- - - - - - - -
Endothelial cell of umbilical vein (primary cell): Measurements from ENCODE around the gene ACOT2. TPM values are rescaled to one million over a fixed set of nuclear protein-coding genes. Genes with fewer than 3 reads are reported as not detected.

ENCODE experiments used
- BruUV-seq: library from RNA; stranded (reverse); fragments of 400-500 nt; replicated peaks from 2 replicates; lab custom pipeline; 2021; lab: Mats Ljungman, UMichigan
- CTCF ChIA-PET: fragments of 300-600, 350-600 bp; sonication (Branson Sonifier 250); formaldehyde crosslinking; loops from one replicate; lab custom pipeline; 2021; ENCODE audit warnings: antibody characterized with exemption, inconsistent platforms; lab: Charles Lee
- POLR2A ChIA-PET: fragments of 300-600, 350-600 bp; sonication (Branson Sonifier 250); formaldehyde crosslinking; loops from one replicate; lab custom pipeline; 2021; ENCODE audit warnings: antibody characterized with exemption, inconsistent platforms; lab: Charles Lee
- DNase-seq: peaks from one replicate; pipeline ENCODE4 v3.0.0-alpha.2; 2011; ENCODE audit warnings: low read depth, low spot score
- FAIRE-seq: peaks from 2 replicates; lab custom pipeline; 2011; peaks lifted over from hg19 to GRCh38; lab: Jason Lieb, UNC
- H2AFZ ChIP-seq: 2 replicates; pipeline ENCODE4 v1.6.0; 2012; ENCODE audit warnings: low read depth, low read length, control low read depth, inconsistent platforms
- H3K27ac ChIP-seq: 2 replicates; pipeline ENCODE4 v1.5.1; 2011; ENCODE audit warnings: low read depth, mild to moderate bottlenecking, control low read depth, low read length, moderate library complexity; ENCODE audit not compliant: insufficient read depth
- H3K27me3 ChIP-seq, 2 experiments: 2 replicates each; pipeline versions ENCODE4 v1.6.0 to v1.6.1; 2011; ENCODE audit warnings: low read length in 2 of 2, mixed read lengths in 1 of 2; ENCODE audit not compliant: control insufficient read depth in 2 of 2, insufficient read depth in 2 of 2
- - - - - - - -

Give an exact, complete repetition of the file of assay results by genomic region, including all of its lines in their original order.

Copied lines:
Endothelial cell of umbilical vein (primary cell): Measurements from ENCODE around the gene ACOT2. TPM values are rescaled to one million over a fixed set of nuclear protein-coding genes. Genes with fewer than 3 reads are reported as not detected.

ENCODE experiments used
- BruUV-seq: library from RNA; stranded (reverse); fragments of 400-500 nt; replicated peaks from 2 replicates; lab custom pipeline; 2021; lab: Mats Ljungman, UMichigan
- CTCF ChIA-PET: fragments of 300-600, 350-600 bp; sonication (Branson Sonifier 250); formaldehyde crosslinking; loops from one replicate; lab custom pipeline; 2021; ENCODE audit warnings: antibody characterized with exemption, inconsistent platforms; lab: Charles Lee
- POLR2A ChIA-PET: fragments of 300-600, 350-600 bp; sonication (Branson Sonifier 250); formaldehyde crosslinking; loops from one replicate; lab custom pipeline; 2021; ENCODE audit warnings: antibody characterized with exemption, inconsistent platforms; lab: Charles Lee
- DNase-seq: peaks from one replicate; pipeline ENCODE4 v3.0.0-alpha.2; 2011; ENCODE audit warnings: low read depth, low spot score
- FAIRE-seq: peaks from 2 replicates; lab custom pipeline; 2011; peaks lifted over from hg19 to GRCh38; lab: Jason Lieb, UNC
- H2AFZ ChIP-seq: 2 replicates; pipeline ENCODE4 v1.6.0; 2012; ENCODE audit warnings: low read depth, low read length, control low read depth, inconsistent platforms
- H3K27ac ChIP-seq: 2 replicates; pipeline ENCODE4 v1.5.1; 2011; ENCODE audit warnings: low read depth, mild to moderate bottlenecking, control low read depth, low read length, moderate library complexity; ENCODE audit not compliant: insufficient read depth
- H3K27me3 ChIP-seq, 2 experiments: 2 replicates each; pipeline versions ENCODE4 v1.6.0 to v1.6.1; 2011; ENCODE audit warnings: low read length in 2 of 2, mixed read lengths in 1 of 2; ENCODE audit not compliant: control insufficient read depth in 2 of 2, insufficient read depth in 2 of 2